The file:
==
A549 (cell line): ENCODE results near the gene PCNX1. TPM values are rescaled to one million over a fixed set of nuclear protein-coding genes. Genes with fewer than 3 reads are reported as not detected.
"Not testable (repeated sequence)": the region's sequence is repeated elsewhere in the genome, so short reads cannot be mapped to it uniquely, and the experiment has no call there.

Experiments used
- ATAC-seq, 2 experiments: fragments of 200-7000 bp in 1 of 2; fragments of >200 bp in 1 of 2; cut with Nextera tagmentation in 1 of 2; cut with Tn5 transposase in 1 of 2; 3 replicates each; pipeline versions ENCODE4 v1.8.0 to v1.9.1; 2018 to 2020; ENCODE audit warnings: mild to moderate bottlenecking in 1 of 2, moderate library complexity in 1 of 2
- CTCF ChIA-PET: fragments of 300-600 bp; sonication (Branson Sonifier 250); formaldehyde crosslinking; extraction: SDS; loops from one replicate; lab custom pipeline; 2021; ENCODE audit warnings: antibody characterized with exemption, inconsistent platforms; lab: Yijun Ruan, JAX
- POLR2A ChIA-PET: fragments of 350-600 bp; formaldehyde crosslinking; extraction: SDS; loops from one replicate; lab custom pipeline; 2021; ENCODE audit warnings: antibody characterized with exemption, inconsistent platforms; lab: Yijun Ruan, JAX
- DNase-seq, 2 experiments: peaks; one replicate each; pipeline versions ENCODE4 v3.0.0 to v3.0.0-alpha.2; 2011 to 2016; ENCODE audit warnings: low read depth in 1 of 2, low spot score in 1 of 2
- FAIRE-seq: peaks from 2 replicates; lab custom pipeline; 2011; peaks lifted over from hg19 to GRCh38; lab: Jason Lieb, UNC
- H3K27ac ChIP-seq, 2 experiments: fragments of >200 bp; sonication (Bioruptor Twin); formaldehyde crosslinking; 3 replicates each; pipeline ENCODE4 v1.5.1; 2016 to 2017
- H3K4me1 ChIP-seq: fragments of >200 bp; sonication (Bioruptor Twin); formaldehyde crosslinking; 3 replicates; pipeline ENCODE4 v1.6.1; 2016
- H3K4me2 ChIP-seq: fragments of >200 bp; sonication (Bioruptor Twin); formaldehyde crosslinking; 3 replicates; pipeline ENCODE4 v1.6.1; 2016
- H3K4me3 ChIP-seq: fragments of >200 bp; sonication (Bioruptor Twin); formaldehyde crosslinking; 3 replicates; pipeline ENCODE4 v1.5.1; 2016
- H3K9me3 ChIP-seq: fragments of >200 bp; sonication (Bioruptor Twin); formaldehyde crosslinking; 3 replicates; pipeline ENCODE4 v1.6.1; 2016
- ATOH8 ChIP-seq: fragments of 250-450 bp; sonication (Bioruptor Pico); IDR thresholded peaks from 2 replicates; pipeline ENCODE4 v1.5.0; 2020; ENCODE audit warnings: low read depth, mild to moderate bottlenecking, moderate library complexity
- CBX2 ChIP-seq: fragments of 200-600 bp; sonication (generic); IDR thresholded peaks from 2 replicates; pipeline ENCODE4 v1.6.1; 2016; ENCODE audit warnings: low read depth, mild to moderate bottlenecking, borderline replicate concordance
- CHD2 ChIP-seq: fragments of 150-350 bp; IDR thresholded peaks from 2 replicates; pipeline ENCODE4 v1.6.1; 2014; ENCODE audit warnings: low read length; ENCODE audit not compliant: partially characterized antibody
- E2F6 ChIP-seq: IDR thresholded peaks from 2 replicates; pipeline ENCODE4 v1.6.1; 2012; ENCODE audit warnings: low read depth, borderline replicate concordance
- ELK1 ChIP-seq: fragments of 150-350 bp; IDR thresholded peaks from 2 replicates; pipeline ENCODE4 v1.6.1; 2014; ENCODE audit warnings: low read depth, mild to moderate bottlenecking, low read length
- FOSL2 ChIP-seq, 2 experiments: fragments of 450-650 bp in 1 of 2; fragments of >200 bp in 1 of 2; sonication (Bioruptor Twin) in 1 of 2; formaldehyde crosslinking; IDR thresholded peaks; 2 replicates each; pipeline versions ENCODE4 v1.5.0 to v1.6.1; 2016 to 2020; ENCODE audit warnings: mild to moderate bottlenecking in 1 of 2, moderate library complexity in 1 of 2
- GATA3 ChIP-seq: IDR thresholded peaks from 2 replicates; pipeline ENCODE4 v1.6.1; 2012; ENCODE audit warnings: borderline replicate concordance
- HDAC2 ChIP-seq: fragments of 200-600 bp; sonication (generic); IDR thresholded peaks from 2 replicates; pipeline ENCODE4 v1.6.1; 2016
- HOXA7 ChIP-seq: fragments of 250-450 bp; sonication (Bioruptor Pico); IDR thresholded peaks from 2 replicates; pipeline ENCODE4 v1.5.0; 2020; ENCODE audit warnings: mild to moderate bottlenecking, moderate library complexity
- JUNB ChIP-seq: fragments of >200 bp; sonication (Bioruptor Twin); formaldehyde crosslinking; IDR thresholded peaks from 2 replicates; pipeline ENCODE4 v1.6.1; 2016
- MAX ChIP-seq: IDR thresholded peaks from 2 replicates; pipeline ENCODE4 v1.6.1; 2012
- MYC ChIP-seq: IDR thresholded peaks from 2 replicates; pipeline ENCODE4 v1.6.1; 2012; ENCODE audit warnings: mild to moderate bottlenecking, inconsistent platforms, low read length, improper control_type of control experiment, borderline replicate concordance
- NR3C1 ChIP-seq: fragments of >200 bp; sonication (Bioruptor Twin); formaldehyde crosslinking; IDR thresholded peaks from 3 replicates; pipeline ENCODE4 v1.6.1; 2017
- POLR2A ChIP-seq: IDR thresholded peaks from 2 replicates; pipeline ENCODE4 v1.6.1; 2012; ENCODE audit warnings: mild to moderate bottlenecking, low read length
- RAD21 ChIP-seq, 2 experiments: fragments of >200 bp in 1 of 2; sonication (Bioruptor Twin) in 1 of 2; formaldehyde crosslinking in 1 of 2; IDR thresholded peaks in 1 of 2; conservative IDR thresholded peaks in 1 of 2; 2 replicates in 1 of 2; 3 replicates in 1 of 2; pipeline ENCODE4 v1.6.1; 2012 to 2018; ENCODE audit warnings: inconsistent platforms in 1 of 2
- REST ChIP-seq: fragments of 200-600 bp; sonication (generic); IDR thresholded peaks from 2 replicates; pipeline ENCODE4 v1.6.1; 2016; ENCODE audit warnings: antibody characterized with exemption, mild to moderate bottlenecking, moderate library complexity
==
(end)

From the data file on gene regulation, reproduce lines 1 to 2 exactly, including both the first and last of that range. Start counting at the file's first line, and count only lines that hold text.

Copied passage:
A549 (cell line): ENCODE results near the gene PCNX1. TPM values are rescaled to one million over a fixed set of nuclear protein-coding genes. Genes with fewer than 3 reads are reported as not detected.
"Not testable (repeated sequence)": the region's sequence is repeated elsewhere in the genome, so short reads cannot be mapped to it uniquely, and the experiment has no call there.